I’ve spent the past 15 years working with startups.
There’s nothing quite like the feeling of coming up with an incredible idea that no-one has thought of before.You have this huge roadmap with hundreds of intricate details and dozens of features mapped out, and you just can’t wait to get it on the market.
Then it comes time to turn that big idea into a reality.
This is when potholes appear in your perfectly tarmacked road. Team members leave, money is tight and the technology you need hasn’t been developed yet. All of a sudden you realise there is no way you can have a perfectly polished product out in a couple of months.
As someone who has been down this path before, I know how discouraging it can be but I also know a way you can get past this. A way to get your product to market, in the shortest possible time.
This version might not be as advanced as you originally planned but it will help by giving you valuable insight into what your consumers really want.
If I’ve learnt anything over the years, it’s that the final product never turns out quite like you expected it to. You assume you know what the marketplace wants but inevitably it’s the person using the product that will shape it’s evolution.
From marketing to development, that’s why we live and breath MVP in this office.
So what is MVP?
MVP stands for Minimum Viable Product and involves releasing a version of an app or website with sufficient features to satisfy early adopters before it’s final form. It will gauge audience reception and allow their feedback so you can develop a final product that satisfies all their needs.
How do you put MVP in place?
Begin by identifying the most important features of your product. To do this you need to understand your target audience so that you can define priorities and know which features to implement first.
These tend to be the simpler tasks that actively solve the consumer’s core problem. The most important thing is that the MVP is compelling enough to convince your public to buy-in. If you’ve got money in the bank, you’ve got resources to allocate towards improvements.
As you begin adding in new features, you will find that you are solving your problems naturally and coming up with concepts and new angles you didn’t think about when you started this journey.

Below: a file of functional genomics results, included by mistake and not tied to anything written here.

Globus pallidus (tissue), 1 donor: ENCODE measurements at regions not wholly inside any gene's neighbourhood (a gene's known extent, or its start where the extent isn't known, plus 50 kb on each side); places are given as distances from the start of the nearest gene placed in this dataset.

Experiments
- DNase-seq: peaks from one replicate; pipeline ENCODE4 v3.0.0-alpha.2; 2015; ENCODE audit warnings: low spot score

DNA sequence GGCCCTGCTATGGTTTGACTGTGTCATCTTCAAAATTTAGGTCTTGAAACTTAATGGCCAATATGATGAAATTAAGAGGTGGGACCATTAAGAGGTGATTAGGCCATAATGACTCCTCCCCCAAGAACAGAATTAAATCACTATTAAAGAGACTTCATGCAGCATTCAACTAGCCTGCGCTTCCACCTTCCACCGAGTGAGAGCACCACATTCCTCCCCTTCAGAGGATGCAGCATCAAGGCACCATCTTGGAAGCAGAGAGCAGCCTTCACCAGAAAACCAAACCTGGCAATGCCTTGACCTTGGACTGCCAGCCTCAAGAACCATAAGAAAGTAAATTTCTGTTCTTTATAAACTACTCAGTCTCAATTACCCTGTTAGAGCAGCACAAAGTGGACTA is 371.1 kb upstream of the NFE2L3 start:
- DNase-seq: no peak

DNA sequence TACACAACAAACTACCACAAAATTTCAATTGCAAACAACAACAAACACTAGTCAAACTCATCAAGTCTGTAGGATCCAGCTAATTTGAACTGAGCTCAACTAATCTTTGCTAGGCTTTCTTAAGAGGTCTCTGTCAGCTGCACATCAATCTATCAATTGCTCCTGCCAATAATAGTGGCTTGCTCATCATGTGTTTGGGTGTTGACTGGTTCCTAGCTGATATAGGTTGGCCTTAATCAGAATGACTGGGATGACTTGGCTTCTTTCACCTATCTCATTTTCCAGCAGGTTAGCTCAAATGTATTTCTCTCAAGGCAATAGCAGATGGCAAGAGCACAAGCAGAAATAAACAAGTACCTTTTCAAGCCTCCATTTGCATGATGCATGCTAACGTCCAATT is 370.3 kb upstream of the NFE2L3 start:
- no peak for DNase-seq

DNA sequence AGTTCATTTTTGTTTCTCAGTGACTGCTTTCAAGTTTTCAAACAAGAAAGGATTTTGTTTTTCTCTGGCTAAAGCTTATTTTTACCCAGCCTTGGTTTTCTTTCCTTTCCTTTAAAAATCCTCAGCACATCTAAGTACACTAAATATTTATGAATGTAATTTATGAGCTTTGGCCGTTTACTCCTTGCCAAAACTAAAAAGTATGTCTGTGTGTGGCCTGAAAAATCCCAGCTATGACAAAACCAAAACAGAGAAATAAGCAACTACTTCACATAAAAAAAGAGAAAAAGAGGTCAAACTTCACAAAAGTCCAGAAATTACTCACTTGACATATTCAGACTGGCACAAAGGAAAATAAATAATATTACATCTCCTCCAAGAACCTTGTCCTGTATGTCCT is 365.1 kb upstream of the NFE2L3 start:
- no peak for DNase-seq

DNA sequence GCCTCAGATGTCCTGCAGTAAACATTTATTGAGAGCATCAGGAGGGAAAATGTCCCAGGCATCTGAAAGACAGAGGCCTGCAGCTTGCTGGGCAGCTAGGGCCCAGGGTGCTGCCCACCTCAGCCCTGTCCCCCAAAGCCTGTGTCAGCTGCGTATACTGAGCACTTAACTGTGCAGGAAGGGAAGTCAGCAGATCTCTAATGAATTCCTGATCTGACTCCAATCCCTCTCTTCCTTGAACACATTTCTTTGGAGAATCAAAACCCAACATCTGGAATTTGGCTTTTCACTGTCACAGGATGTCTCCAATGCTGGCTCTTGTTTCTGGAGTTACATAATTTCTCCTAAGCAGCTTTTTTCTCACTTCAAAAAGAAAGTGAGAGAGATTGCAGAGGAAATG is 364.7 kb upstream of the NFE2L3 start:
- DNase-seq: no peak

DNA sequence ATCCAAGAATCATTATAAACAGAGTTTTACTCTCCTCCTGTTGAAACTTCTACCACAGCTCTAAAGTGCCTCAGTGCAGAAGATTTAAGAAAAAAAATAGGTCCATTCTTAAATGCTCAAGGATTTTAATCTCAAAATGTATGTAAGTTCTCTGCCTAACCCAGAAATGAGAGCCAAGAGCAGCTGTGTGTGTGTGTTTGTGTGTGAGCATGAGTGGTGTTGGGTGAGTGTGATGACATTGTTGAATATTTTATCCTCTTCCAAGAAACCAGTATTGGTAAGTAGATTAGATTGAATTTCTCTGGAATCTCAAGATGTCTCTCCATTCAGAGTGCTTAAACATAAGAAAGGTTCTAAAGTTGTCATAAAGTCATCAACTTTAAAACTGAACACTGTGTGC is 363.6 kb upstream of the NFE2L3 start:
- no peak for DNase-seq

That’s the beauty of using your customers as active participants in your product’s evolution. They’ll add just as much value to your business as you do to theirs.
The basic principles of MVP permeate through every department at ActivePipe. We use Agile Methodologies and a lean start-up model to ensure we are flexible and have the ability to pivot when new opportunities arise.
What benefits have we seen so far?
Product Goes to Market Quickly
There is no use sitting on an idea waiting for the next bozo to come along and pitch it before you do. It will completely ruin your plan before it even gets off the ground.
Going to market with an MVP product quickly establishes your authority in the space and will test if there is any demand before you put all your energy into a potential dud.
It also allows you to gather and enhance your user-base so you have paying customers helping to build your revenue stream and finance further development.
Implementation costs are reduced
Starting with a simple product reduces the cost of staff and will ease some of the financial pressure more traditional businesses face from monstrous upfront fees.
If you reduce the likelihood of making a mistake by taking your time to implement features, you’ll save money from not having to backtrack and fix those misguided ideas later on.
Valuable insight is gained
This is arguably the most beneficial aspect of going to market with an MVP. You are able to create a feedback loop that helps foster development. You work directly with your clients and analyse their behaviour and preferences, allowing you to test key hypotheses and gather user information.
Just as you thought you wanted to be an astronaut when were a space obsessed eight-year-old, where you start your journey is not necessarily where you should finish it. Validating a product idea in the real world is crucial to its success and there’s no use haphazardly wasting your resources building a product that hasn’t been tested.